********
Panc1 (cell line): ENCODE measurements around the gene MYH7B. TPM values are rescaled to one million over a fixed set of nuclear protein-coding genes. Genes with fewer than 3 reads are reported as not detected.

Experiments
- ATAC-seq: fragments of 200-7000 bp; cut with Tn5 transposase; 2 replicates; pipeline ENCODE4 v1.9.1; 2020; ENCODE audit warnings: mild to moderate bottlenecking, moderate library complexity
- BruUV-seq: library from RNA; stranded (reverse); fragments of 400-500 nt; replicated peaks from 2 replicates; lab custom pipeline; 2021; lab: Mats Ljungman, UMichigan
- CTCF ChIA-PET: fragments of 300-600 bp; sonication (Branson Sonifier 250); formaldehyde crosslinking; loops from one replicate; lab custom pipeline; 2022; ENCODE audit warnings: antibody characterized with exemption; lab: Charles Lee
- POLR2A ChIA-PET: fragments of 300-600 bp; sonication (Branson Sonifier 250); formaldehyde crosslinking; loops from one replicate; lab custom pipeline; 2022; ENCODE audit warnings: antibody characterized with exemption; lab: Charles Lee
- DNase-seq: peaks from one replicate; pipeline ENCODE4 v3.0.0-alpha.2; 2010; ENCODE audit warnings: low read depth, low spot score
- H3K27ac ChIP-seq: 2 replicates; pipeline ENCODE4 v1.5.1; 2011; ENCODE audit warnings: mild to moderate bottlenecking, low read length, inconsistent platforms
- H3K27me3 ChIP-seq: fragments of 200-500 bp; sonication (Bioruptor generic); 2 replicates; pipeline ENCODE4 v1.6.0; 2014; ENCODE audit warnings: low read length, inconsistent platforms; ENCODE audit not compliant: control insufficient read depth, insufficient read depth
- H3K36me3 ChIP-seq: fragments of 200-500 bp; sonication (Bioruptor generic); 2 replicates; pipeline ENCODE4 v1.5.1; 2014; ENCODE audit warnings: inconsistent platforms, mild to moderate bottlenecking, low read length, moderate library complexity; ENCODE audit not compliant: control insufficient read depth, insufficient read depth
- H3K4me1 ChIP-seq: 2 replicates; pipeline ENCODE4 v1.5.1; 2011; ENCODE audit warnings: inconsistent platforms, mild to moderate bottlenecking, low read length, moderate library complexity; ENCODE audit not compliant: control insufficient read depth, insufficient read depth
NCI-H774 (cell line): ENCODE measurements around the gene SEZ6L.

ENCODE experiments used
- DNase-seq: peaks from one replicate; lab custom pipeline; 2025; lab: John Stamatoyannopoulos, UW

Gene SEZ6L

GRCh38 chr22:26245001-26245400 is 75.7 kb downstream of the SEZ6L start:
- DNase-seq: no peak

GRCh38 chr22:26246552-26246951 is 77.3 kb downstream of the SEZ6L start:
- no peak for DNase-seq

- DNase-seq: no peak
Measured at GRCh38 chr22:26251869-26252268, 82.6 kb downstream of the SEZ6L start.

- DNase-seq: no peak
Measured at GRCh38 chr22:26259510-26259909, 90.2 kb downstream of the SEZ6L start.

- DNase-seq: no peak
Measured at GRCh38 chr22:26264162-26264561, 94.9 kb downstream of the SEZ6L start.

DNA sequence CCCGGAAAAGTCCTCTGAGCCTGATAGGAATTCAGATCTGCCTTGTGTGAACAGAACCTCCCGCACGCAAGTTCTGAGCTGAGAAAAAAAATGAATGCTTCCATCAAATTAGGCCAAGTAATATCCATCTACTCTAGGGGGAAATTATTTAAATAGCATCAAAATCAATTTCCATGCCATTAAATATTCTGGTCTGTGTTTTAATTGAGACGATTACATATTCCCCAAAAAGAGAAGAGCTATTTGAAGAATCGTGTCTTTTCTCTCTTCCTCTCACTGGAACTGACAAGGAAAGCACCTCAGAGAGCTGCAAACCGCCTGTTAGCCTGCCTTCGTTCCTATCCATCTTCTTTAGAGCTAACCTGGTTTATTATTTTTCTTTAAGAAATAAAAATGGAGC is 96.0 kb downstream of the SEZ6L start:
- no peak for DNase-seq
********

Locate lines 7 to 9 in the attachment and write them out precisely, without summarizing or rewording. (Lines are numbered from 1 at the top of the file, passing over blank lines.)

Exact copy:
- DNase-seq: peaks from one replicate; pipeline ENCODE4 v3.0.0-alpha.2; 2010; ENCODE audit warnings: low read depth, low spot score
- H3K27ac ChIP-seq: 2 replicates; pipeline ENCODE4 v1.5.1; 2011; ENCODE audit warnings: mild to moderate bottlenecking, low read length, inconsistent platforms
- H3K27me3 ChIP-seq: fragments of 200-500 bp; sonication (Bioruptor generic); 2 replicates; pipeline ENCODE4 v1.6.0; 2014; ENCODE audit warnings: low read length, inconsistent platforms; ENCODE audit not compliant: control insufficient read depth, insufficient read depth